In times of suffering or stress, we may feel that GOD is against us or doesn’t care. Yet GOD hears our cries and acts to restore wholeness, not only to individuals, but to the whole community and beyond. When discipleship includes suffering and rejection, GOD is faithful and does not hide. GOD keeps promises; we respond in faith and thanksgiving.
Our focus scriptures for next week are Psalm 22:23-31; Genesis 17:1-7, 15-16, Romans 4:13-25; and Mark 8:31-38.
Psalm 22 is the prayer of one who is afflicted. It begins with lament, “My GOD, my GOD, why have you forsaken me?” GOD has cared for the people of Israel over centuries. Why does it seem that GOD has abandoned the psalmist now? This psalm is frequently read during worship on Good Friday, as Jesus spoke these opening words for the cross (see Mark 15:34).
Lament psalms, though they express human pain and suffering, usually end by expressing thanks that GOD delivers from trouble. The portion of Psalm 22 we read today is just such a hymn of praise. With exuberance that may seem surprising—given the depth of despair described in the earlier verses—the psalmist proclaims that GOD does not despise those who are afflicted. GOD is always close and is with those who are in distress.
This psalm reminds us that, though we are in an individual relationship with GOD, we are also part of a community of faith. The psalmist comes to the faith community, praising GOD “in the great congregation.” GOD’s people are not meant to undergo suffering alone, but to find strength through shared story and experience of GOD’s saving presence.
Verse 23 is an example of the parallelism so characteristic of Hebrew poetry: “All you offspring of Jacob, Rachel and Leah, glorify GOD; stand in awe of GOD, all you offspring of Israel!” (NRSV Inclusive Language Version). The people to whom GOD gave the name “Israel” are called to praise GOD, who has acted through their history and will continue to act to bring wholeness and salvation. More than that, “all the families of the nations” will worship GOD. GOD’s rule extends to the entire world. Past, present and future—”those who sleep in the earth” and “people yet unborn” —all generations praise GOD.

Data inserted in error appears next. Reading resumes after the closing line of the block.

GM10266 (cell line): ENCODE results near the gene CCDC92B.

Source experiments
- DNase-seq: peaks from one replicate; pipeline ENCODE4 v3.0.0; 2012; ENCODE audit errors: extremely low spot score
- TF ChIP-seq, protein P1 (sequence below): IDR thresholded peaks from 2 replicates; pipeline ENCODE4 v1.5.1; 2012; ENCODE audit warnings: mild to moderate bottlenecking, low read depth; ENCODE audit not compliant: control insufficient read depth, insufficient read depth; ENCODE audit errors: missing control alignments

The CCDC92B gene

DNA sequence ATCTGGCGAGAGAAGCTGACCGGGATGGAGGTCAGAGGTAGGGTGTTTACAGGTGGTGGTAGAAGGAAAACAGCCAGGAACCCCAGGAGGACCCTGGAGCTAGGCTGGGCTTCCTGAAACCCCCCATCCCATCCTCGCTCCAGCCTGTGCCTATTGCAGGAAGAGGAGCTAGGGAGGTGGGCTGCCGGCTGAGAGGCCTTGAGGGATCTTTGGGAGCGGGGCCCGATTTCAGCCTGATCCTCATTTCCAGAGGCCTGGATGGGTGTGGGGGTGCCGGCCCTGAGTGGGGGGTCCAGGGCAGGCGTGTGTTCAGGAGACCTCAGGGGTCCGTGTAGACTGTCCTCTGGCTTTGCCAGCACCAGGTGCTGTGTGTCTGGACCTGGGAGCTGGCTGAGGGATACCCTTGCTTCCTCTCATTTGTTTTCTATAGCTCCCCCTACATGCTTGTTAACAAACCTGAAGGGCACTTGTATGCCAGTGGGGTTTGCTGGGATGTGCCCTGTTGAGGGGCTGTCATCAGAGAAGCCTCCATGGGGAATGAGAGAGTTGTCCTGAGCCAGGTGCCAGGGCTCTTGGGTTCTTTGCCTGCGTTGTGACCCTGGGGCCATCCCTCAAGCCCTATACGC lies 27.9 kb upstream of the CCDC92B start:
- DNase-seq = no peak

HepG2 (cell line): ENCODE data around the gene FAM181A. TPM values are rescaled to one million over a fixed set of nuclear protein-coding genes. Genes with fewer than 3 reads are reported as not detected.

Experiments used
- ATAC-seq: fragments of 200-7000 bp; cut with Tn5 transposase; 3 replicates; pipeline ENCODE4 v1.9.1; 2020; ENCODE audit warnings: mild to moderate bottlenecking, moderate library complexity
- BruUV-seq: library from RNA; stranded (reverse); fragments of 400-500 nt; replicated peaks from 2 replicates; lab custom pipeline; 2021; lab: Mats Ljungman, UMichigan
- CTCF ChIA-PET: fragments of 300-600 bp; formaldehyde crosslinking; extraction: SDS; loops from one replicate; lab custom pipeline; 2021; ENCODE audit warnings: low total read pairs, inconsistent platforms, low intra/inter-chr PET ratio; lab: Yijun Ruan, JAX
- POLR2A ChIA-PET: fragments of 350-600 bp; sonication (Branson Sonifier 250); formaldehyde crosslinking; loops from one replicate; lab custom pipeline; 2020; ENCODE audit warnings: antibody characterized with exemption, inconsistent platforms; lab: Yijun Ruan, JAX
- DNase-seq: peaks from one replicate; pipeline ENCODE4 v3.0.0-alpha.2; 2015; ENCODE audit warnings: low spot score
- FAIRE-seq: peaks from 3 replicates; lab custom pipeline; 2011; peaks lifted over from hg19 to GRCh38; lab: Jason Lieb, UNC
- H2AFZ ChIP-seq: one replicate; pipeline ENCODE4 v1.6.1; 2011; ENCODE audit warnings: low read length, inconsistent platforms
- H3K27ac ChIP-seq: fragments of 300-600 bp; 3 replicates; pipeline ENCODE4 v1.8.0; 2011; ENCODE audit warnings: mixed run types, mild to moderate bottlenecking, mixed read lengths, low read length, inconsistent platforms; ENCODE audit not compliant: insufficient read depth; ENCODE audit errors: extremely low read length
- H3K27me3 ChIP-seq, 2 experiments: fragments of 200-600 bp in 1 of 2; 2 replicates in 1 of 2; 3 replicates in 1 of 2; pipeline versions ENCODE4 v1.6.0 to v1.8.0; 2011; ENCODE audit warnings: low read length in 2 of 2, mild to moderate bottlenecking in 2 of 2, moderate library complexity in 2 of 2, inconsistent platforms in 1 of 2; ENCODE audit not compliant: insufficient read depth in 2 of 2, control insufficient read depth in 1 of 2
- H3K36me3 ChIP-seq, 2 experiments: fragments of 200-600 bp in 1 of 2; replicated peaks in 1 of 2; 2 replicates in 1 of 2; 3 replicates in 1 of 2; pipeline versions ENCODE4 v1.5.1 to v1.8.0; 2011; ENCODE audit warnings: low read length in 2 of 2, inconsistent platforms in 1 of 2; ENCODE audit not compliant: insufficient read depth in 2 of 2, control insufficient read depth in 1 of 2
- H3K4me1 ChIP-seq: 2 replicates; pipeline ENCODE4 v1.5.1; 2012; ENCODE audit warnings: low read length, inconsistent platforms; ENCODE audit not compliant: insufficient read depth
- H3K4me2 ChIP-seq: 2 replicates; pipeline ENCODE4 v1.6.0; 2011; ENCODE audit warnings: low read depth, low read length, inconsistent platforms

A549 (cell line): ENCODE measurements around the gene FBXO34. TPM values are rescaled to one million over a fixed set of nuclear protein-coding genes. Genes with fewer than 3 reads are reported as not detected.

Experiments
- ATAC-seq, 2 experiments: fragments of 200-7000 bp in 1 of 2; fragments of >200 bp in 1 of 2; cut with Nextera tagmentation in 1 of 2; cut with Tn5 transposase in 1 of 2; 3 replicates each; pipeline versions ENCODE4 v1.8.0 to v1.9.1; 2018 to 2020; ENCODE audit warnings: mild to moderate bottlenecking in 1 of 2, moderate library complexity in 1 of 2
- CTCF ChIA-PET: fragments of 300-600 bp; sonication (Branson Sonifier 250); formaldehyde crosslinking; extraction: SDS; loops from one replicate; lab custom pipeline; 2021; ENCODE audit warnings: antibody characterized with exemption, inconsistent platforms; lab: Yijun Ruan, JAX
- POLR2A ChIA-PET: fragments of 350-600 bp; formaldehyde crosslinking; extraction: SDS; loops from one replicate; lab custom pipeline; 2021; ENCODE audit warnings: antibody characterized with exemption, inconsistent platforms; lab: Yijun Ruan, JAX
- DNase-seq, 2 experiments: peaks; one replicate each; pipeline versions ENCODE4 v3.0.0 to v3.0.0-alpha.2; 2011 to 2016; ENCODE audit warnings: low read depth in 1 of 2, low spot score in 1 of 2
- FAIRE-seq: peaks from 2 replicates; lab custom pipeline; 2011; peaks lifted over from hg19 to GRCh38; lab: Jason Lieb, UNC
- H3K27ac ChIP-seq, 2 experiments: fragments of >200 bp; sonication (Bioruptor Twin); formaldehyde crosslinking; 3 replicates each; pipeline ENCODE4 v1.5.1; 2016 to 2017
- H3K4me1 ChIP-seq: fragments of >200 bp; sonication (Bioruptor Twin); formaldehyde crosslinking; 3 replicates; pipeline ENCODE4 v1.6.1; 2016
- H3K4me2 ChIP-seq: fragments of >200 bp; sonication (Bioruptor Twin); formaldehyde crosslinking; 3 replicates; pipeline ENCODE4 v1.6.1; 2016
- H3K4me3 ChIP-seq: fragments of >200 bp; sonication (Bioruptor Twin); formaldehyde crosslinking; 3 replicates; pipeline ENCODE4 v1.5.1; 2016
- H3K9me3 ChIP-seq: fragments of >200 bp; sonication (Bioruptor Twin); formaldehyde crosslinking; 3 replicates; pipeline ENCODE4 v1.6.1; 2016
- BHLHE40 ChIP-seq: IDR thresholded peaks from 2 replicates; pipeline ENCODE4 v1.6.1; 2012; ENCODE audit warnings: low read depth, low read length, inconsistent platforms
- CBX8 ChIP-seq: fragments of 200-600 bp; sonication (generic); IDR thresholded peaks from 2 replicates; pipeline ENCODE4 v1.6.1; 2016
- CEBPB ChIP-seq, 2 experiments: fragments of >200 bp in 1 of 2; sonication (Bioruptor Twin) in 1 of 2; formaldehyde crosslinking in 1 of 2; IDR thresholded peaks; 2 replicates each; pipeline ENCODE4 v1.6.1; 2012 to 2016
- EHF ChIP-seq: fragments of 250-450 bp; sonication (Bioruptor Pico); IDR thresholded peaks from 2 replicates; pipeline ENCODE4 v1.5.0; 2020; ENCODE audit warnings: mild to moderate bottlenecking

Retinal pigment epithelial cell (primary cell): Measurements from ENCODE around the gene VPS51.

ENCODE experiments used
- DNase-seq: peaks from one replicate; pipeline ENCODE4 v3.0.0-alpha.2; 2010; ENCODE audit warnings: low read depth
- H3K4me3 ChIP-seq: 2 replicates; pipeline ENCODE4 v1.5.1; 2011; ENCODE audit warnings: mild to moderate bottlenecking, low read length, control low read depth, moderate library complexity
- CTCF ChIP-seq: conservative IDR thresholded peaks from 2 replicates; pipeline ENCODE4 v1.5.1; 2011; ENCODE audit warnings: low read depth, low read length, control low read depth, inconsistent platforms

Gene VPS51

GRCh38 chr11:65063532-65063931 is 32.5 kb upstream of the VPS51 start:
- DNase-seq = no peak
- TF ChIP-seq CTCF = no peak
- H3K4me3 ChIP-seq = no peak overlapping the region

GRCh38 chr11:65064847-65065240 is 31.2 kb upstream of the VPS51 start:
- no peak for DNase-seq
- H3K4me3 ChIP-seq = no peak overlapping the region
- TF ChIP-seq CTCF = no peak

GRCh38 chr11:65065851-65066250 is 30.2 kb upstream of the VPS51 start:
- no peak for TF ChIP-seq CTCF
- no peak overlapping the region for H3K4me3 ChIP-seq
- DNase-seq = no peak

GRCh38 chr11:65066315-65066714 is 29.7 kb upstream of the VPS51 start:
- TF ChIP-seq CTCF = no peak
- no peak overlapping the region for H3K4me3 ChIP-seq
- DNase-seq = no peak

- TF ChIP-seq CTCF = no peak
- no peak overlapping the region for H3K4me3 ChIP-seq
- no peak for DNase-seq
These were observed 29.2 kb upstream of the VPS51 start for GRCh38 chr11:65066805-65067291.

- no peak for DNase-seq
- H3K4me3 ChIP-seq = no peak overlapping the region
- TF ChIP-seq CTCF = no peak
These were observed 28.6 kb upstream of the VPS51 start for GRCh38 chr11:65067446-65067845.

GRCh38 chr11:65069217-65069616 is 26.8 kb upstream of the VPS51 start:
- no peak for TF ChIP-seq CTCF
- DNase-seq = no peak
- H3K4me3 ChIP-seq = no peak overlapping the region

Genesis 17:1-7, 15-16 also speaks to trust in GOD’s promises. Abram and Sarai are childless; yet GOD makes a covenant, promising Abram he will be the ancestor of many nations. Through Sarai’s son, GOD’s everlasting promise will extend to a multitude. The new names, Abraham and Sarah, signify their new status as GOD’s covenant people.
Romans 4:13-25 recalls GOD’s covenant with Abraham. Abraham responded to GOD’s promise in faith and trust, “hoping against hope” that GOD’s promise was true. Like the psalmist, Abraham’s hope was in GOD’s trustworthy goodness. Paul exhorts readers to have such faith in GOD’s saving love through Christ.
In Mark 8:31-38, Jesus and his disciples are near Caesarea Philippi. For the first time Jesus teaches that he will suffer and die. Peter cannot believe this; This is not what was expected of GOD’s messiah. Jesus rebukes Peter and challenges the entire crowd to consider what it means to follow Jesus and trust in GOD’s saving love. Following this account is the story of the Transfiguration ((Mark 9:2-9). Peter, James and John accompany Jesus up the mountain after Jesus’ teaching about his pending suffering and death. They are terrified as GOD confirms Jesus’ identity as GOD’s Son, and tell them to listen to Jesus.
C. G. A.